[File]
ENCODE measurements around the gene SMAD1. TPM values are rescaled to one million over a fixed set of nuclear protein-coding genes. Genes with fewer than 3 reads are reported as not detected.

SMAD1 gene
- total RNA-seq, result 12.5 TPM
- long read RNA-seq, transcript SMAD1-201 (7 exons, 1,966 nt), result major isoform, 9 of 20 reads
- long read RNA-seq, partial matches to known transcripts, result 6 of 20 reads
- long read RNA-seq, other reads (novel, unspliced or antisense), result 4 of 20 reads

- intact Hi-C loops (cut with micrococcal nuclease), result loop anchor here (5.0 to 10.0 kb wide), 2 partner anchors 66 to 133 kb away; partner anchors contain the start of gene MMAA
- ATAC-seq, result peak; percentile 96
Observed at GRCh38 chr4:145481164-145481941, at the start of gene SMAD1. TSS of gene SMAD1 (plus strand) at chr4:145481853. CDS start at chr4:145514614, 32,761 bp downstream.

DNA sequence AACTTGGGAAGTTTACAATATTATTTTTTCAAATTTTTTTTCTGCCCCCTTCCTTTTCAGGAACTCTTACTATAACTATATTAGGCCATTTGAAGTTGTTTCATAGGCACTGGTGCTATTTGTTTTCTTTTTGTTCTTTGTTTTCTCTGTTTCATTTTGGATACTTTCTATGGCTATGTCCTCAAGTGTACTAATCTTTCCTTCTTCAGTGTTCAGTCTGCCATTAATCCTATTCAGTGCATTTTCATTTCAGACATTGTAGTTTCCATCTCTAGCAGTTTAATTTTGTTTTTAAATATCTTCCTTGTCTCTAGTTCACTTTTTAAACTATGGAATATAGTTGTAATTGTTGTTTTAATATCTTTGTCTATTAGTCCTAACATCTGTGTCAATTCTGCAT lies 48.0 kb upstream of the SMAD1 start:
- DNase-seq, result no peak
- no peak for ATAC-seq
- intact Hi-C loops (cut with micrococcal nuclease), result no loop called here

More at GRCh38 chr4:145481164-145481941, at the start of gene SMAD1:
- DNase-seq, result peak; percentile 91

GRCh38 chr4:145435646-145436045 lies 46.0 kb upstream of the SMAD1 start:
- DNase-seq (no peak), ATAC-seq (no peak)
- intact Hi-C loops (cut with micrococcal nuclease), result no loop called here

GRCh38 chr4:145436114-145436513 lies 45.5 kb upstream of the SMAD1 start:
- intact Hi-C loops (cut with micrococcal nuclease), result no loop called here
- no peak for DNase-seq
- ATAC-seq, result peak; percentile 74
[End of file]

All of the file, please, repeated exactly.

ENCODE measurements around the gene SMAD1. TPM values are rescaled to one million over a fixed set of nuclear protein-coding genes. Genes with fewer than 3 reads are reported as not detected.

SMAD1 gene
- total RNA-seq, result 12.5 TPM
- long read RNA-seq, transcript SMAD1-201 (7 exons, 1,966 nt), result major isoform, 9 of 20 reads
- long read RNA-seq, partial matches to known transcripts, result 6 of 20 reads
- long read RNA-seq, other reads (novel, unspliced or antisense), result 4 of 20 reads

- intact Hi-C loops (cut with micrococcal nuclease), result loop anchor here (5.0 to 10.0 kb wide), 2 partner anchors 66 to 133 kb away; partner anchors contain the start of gene MMAA
- ATAC-seq, result peak; percentile 96
Observed at GRCh38 chr4:145481164-145481941, at the start of gene SMAD1. TSS of gene SMAD1 (plus strand) at chr4:145481853. CDS start at chr4:145514614, 32,761 bp downstream.

DNA sequence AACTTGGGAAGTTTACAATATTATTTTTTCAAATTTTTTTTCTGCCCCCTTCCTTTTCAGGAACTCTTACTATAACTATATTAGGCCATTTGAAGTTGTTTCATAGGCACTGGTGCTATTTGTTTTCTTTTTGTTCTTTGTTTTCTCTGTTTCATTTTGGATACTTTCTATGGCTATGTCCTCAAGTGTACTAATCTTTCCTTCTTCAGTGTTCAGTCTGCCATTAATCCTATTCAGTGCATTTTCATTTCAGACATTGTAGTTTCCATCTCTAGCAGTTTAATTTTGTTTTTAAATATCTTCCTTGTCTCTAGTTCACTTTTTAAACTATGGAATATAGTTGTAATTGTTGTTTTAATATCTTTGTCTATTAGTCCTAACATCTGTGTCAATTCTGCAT lies 48.0 kb upstream of the SMAD1 start:
- DNase-seq, result no peak
- no peak for ATAC-seq
- intact Hi-C loops (cut with micrococcal nuclease), result no loop called here

More at GRCh38 chr4:145481164-145481941, at the start of gene SMAD1:
- DNase-seq, result peak; percentile 91

GRCh38 chr4:145435646-145436045 lies 46.0 kb upstream of the SMAD1 start:
- DNase-seq (no peak), ATAC-seq (no peak)
- intact Hi-C loops (cut with micrococcal nuclease), result no loop called here

GRCh38 chr4:145436114-145436513 lies 45.5 kb upstream of the SMAD1 start:
- intact Hi-C loops (cut with micrococcal nuclease), result no loop called here
- no peak for DNase-seq
- ATAC-seq, result peak; percentile 74